Wednesday, September 28, 2005

The Next New World Order

This is an early draft of a piece I'm preparing for some woebegone segment of the mainstream media. I've pilfered many of these ideas from "real" political science guys. Some of them are semi-original. Please feel free to critique, suggest, castigate, what have you…

There is no miracle solution in Iraq. If there were, Rumsfeld and his generals would have stumbled across it by now. Come civil war or high water, Iraqis need to ratify their constitution in October and hold their elections in December. And America needs to bring its troops home so we can get organized to face the next new world order.

Another tectonic shift in global power is already taking place. American's days as a "hegemon" are over. We must take prudent steps to ensure we emerge as a "first among political entities." To do so, we need to have a basic grasp of the coming redistribution of power.

A quick look at global gross domestic products suggests we'll soon live in a world with four distinguishable but interconnected tiers of state, super-state, and non-state players: major powers, balance powers, regional powers, and wild cards.

The major powers will be the United States, the European Union, and China. They will establish (reestablish) geographic spheres of primary influence that will look much like the ones that existed prior to World War I. America, for instance, will exert direct influence over and area similar to the one it dominated after the Spanish American War.

England, Russia, and Japan will be key balance powers that exert influence globally, but usually in loose alliance with one or more of the major powers.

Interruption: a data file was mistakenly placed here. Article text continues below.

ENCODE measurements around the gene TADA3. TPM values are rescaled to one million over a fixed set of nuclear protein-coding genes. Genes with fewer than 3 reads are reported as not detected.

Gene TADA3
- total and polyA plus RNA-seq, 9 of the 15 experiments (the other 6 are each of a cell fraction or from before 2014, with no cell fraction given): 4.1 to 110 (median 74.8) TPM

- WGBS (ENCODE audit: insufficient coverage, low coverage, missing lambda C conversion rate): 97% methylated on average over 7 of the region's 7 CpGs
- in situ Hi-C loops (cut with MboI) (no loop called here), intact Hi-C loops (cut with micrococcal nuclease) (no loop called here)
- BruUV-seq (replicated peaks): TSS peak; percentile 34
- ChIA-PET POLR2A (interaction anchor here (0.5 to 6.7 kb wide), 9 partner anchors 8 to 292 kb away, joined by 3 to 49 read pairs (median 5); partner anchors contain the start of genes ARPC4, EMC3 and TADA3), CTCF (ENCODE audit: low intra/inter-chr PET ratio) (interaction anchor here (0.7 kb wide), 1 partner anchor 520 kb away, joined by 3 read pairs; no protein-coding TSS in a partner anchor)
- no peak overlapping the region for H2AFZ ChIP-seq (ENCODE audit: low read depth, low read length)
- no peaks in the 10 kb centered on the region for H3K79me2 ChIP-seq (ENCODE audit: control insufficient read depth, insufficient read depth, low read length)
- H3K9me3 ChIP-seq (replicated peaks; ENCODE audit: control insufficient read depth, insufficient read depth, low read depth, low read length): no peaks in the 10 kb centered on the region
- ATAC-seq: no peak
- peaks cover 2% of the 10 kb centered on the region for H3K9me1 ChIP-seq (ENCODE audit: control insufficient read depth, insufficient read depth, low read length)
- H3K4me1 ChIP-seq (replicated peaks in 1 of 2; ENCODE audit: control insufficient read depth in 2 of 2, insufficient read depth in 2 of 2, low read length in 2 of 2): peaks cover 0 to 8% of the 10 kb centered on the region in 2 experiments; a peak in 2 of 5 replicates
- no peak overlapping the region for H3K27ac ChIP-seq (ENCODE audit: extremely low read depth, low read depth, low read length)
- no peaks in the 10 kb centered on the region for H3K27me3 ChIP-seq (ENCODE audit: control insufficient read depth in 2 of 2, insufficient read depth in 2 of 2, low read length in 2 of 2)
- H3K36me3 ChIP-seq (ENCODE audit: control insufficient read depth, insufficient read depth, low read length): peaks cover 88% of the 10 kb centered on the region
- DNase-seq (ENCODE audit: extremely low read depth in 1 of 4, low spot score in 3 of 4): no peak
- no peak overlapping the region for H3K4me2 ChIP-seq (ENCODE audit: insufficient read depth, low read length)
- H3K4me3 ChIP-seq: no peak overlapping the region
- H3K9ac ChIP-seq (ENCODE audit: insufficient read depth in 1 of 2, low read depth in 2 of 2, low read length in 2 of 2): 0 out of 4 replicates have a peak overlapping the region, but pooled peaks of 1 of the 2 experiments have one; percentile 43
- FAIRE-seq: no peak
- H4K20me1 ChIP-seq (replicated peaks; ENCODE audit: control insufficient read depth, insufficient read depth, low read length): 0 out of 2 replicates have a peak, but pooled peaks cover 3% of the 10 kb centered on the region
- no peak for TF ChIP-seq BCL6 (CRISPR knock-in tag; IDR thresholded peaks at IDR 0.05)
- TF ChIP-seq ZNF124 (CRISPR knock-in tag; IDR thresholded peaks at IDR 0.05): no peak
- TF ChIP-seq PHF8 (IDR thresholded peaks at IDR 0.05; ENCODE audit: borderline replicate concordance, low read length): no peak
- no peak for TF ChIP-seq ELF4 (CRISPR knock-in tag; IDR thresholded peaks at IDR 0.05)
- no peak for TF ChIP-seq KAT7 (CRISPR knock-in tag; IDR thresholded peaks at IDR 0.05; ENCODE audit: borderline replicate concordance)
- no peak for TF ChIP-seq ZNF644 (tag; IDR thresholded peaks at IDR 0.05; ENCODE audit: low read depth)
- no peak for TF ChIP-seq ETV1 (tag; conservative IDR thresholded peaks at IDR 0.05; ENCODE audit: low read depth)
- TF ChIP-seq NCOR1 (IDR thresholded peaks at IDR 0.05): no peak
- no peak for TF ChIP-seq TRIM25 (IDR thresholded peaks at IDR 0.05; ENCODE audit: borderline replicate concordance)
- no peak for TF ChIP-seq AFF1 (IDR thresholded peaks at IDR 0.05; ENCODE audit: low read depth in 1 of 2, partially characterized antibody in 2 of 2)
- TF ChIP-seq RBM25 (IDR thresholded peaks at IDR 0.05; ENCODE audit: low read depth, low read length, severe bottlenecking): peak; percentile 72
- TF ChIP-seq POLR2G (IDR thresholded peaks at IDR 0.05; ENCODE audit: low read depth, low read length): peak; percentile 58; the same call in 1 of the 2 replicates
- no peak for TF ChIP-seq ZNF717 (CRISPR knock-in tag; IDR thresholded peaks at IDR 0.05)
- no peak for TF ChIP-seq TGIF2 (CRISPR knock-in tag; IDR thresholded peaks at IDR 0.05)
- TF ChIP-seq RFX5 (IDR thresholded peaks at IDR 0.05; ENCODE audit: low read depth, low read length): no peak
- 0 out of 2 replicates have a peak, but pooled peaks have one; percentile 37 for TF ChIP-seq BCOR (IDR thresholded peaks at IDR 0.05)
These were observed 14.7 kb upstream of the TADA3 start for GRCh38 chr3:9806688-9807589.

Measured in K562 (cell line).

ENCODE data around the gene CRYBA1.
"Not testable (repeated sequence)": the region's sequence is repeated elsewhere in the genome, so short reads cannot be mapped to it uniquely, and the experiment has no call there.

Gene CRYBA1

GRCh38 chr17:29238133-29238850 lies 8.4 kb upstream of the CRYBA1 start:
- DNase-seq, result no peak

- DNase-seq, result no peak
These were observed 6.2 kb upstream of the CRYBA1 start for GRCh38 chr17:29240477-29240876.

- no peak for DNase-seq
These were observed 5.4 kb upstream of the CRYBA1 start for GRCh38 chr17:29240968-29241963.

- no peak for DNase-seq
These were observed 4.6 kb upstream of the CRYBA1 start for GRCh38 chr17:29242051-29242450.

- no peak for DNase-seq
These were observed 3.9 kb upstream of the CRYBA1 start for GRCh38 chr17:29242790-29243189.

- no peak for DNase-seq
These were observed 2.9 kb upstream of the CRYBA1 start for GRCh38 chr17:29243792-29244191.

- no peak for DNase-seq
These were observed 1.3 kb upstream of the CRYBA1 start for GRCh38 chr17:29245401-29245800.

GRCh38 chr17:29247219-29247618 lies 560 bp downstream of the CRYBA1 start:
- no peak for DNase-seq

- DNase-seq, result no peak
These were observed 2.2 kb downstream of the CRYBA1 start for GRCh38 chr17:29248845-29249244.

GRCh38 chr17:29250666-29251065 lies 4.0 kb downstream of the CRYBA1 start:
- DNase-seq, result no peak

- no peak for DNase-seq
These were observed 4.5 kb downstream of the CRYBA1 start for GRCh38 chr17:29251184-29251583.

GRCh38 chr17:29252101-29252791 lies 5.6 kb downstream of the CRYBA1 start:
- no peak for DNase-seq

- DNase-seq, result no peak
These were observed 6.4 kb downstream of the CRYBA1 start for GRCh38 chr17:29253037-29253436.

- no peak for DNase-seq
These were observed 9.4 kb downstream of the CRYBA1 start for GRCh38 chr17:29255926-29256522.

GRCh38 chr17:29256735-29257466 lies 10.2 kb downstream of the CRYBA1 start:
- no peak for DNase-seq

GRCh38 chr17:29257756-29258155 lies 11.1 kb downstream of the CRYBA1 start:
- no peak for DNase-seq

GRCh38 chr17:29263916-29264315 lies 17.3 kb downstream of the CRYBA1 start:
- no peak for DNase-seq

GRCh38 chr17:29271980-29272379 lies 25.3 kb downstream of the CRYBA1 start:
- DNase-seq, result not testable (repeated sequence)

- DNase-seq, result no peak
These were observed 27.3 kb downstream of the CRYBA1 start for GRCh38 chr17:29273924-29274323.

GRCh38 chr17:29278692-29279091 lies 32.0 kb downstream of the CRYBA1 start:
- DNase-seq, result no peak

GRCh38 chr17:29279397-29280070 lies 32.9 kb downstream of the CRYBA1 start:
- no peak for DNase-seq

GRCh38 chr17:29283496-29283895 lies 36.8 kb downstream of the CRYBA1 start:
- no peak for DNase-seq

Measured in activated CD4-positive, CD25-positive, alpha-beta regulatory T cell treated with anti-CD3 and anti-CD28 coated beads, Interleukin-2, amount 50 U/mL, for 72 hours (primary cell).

Regional powers like India, South Korea, and Malaysia will be the third tier. Their main influences will be somewhat limited to the geographic spheres of their nearest major power, but they too will have effect on certain aspects of the entire global scene (as witness the "brain drain" of American technology jobs to India).

The wild cards will include The Middle East, North Korea, and Africa.

The Middle East is a veritable herd of cats. Post-U.S. Iraq occupation, it could fall into a serendipitous age of relative peace at one extreme or a decades long era of "third world war" at the other. How the Middle East evolves will determine the extent to which the other tiers can coax it into the 21st century or will need to contain it until the region matures sufficiently.

The North Korea situation will likely remain much as it is. The major and balance powers will play a containment game of stick and carrot until North Korea matures and stabilizes.

Africa, I don't know. Henry Kissinger called it "the loaded gun pointed at the South Pole." Barring some truly unexpected phenomenon (like the discovery of extra-terrestrial intelligence), the subcontinent will remain the world's orphan. It may be the best the tiered powers can do to keep it from becoming the annex to a chaotic Middle East.

The major and balance powers will compete and cooperate in the economic realm. Arms races and conflicts among them will be rare; not necessarily because of a breakout of international brotherly love, but because as America's Iraq experience has illustrated, modern symmetric warfare has become an utterly counterproductive means of pursuing national aims.

Economy will be the primary instrument of power for the regional entities as well, though they may cling to armed force as a way of coping with neighboring wild cards.


Though economy will be the primary engines of the major and balance powers, they will also maintain a modicum of military force as a means of keeping the wild cards corralled. And given that the United States presently outspends the rest of the world combined on defense, it will retain the lead in "armed diplomacy." But America will need to cut its arsenal to a realistic minimum in order to stay competitive economically.

"Expert" opinions to the contrary, we do not need to build a bigger Army. We would only need a larger land force to fight more wars like the one in Iraq. And if the Iraq war taught us anything, it's that we don't need to fight any more wars like that one.

For the time being, we'll need to maintain sufficient land power to deter or repel an invasion of South Korea from the north, and keep enough air and naval power to dissuade or interdict a Chinese invasion of Taiwan. Keep in mind, though, that we won't have to do these things alone. Both South Korea and Taiwan have built up defense forces over decades for the sole purpose of countering the specific threats they face.